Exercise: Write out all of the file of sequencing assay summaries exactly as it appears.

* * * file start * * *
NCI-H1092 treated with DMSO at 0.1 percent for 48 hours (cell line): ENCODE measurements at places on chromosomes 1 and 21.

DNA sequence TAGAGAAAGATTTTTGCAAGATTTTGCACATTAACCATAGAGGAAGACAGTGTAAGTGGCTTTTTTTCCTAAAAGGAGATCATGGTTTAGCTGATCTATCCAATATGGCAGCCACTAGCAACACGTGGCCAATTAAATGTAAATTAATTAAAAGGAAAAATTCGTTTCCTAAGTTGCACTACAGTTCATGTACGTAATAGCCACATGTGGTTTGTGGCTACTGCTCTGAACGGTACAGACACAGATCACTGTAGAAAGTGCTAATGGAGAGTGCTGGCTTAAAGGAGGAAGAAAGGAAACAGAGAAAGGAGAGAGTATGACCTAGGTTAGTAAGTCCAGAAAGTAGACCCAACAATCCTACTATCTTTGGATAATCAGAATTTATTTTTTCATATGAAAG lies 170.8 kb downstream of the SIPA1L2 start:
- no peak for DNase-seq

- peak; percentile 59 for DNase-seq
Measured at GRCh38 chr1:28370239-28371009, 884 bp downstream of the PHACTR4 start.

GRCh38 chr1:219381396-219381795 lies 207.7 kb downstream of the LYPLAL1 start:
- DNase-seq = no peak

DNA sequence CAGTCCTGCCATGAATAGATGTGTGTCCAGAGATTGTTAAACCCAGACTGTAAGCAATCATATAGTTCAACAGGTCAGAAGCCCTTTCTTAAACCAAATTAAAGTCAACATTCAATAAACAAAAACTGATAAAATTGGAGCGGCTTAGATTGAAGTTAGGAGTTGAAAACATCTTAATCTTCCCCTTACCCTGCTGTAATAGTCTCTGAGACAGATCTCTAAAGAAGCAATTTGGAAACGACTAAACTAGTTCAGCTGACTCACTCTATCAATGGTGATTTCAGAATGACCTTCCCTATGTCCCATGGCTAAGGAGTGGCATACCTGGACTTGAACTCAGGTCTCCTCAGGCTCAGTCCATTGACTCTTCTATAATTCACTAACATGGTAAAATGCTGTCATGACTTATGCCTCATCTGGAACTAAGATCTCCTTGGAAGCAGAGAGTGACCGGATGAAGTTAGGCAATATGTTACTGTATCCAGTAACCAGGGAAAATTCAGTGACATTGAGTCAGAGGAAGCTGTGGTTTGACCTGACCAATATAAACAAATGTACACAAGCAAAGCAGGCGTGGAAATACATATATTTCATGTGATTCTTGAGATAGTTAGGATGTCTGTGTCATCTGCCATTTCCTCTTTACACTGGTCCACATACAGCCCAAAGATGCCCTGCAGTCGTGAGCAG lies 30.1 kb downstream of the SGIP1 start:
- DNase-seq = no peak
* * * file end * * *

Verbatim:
NCI-H1092 treated with DMSO at 0.1 percent for 48 hours (cell line): ENCODE measurements at places on chromosomes 1 and 21.

DNA sequence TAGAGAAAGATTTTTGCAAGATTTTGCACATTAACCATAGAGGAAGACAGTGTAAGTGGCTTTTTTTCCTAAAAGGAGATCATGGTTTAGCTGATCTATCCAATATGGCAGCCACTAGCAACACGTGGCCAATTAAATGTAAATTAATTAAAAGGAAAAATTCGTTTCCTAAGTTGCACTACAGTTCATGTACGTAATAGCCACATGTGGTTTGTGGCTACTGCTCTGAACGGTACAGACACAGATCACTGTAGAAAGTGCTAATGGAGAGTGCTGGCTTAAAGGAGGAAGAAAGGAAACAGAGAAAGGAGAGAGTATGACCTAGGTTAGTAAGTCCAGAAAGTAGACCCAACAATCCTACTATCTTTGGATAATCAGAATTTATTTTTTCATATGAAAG lies 170.8 kb downstream of the SIPA1L2 start:
- no peak for DNase-seq

- peak; percentile 59 for DNase-seq
Measured at GRCh38 chr1:28370239-28371009, 884 bp downstream of the PHACTR4 start.

GRCh38 chr1:219381396-219381795 lies 207.7 kb downstream of the LYPLAL1 start:
- DNase-seq = no peak

DNA sequence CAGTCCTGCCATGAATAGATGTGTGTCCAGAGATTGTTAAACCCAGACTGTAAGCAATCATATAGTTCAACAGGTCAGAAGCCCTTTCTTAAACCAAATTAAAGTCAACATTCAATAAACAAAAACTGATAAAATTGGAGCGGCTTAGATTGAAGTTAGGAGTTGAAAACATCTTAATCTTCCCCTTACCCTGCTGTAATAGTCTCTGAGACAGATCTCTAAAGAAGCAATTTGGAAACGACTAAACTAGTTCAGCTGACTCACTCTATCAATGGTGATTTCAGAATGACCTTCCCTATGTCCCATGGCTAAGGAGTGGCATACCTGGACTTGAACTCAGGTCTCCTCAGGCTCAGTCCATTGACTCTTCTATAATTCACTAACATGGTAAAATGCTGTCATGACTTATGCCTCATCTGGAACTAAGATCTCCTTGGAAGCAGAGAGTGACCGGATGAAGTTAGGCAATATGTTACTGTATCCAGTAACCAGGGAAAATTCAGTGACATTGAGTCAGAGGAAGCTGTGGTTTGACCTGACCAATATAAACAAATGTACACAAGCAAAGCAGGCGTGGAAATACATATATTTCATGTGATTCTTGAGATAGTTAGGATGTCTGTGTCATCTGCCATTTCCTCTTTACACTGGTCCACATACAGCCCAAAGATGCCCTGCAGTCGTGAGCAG lies 30.1 kb downstream of the SGIP1 start:
- DNase-seq = no peak